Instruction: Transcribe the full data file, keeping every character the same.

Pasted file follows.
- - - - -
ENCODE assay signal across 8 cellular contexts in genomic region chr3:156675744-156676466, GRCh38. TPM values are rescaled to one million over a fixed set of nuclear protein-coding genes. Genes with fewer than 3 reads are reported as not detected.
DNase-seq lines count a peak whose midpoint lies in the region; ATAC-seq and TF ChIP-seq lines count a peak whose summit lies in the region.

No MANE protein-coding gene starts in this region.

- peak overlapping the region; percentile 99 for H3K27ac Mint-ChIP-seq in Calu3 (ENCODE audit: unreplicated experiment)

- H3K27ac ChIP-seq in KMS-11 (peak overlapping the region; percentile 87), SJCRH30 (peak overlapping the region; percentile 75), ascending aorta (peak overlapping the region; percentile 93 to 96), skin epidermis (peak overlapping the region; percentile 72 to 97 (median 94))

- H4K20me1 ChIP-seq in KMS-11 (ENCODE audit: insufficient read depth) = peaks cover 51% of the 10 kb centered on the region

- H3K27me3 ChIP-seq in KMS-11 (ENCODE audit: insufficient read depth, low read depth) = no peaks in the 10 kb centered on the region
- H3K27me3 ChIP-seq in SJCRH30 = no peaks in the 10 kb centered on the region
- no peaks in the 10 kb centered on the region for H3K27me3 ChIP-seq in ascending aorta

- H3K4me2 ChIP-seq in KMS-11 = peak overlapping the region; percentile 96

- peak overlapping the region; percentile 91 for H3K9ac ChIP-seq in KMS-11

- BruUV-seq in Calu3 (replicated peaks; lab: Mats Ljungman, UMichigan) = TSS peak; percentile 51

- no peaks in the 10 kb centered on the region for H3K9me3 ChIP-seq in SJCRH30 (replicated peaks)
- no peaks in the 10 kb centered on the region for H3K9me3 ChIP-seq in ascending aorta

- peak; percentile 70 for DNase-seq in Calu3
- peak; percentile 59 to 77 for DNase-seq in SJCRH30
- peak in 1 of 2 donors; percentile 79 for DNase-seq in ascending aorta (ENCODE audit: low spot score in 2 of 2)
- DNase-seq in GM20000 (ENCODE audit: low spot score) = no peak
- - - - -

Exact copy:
ENCODE assay signal across 8 cellular contexts in genomic region chr3:156675744-156676466, GRCh38. TPM values are rescaled to one million over a fixed set of nuclear protein-coding genes. Genes with fewer than 3 reads are reported as not detected.
DNase-seq lines count a peak whose midpoint lies in the region; ATAC-seq and TF ChIP-seq lines count a peak whose summit lies in the region.

No MANE protein-coding gene starts in this region.

- peak overlapping the region; percentile 99 for H3K27ac Mint-ChIP-seq in Calu3 (ENCODE audit: unreplicated experiment)

- H3K27ac ChIP-seq in KMS-11 (peak overlapping the region; percentile 87), SJCRH30 (peak overlapping the region; percentile 75), ascending aorta (peak overlapping the region; percentile 93 to 96), skin epidermis (peak overlapping the region; percentile 72 to 97 (median 94))

- H4K20me1 ChIP-seq in KMS-11 (ENCODE audit: insufficient read depth) = peaks cover 51% of the 10 kb centered on the region

- H3K27me3 ChIP-seq in KMS-11 (ENCODE audit: insufficient read depth, low read depth) = no peaks in the 10 kb centered on the region
- H3K27me3 ChIP-seq in SJCRH30 = no peaks in the 10 kb centered on the region
- no peaks in the 10 kb centered on the region for H3K27me3 ChIP-seq in ascending aorta

- H3K4me2 ChIP-seq in KMS-11 = peak overlapping the region; percentile 96

- peak overlapping the region; percentile 91 for H3K9ac ChIP-seq in KMS-11

- BruUV-seq in Calu3 (replicated peaks; lab: Mats Ljungman, UMichigan) = TSS peak; percentile 51

- no peaks in the 10 kb centered on the region for H3K9me3 ChIP-seq in SJCRH30 (replicated peaks)
- no peaks in the 10 kb centered on the region for H3K9me3 ChIP-seq in ascending aorta

- peak; percentile 70 for DNase-seq in Calu3
- peak; percentile 59 to 77 for DNase-seq in SJCRH30
- peak in 1 of 2 donors; percentile 79 for DNase-seq in ascending aorta (ENCODE audit: low spot score in 2 of 2)
- DNase-seq in GM20000 (ENCODE audit: low spot score) = no peak